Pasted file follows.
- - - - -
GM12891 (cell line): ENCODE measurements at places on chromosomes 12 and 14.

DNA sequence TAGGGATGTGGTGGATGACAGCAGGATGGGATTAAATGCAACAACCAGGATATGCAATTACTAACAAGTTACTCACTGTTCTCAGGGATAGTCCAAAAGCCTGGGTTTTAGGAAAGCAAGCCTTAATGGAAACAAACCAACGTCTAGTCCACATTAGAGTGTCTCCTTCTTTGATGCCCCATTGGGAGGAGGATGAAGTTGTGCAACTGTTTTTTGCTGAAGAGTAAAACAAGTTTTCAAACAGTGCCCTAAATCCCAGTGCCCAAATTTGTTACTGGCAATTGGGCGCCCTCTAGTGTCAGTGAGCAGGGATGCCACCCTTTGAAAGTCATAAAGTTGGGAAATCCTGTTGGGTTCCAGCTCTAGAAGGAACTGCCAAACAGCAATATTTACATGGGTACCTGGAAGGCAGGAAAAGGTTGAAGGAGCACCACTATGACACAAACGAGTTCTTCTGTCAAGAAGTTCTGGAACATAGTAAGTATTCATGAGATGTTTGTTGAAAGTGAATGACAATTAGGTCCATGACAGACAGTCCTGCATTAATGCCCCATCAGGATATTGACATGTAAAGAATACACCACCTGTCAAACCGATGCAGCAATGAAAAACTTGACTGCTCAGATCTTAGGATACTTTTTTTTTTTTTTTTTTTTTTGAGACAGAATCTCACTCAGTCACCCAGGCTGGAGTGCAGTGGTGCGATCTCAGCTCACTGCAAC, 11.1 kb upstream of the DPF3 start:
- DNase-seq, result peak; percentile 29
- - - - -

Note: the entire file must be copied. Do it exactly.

GM12891 (cell line): ENCODE measurements at places on chromosomes 12 and 14.

DNA sequence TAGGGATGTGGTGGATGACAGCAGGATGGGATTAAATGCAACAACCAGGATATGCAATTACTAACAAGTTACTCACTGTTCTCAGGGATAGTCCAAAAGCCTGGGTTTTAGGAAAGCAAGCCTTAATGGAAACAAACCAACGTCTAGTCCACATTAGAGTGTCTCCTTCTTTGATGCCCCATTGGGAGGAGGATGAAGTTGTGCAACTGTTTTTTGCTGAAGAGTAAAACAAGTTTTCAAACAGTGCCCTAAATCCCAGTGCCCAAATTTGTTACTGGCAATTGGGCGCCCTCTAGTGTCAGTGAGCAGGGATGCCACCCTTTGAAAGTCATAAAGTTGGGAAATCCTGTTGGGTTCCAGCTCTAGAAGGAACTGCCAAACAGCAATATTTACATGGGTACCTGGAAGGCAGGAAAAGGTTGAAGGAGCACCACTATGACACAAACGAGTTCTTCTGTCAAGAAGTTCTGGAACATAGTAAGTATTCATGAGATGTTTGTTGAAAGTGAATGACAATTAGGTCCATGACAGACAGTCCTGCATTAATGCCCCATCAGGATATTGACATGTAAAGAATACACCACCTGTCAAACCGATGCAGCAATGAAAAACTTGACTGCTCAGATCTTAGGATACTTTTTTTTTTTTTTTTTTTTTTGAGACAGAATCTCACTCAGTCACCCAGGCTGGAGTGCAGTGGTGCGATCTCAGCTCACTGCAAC, 11.1 kb upstream of the DPF3 start:
- DNase-seq, result peak; percentile 29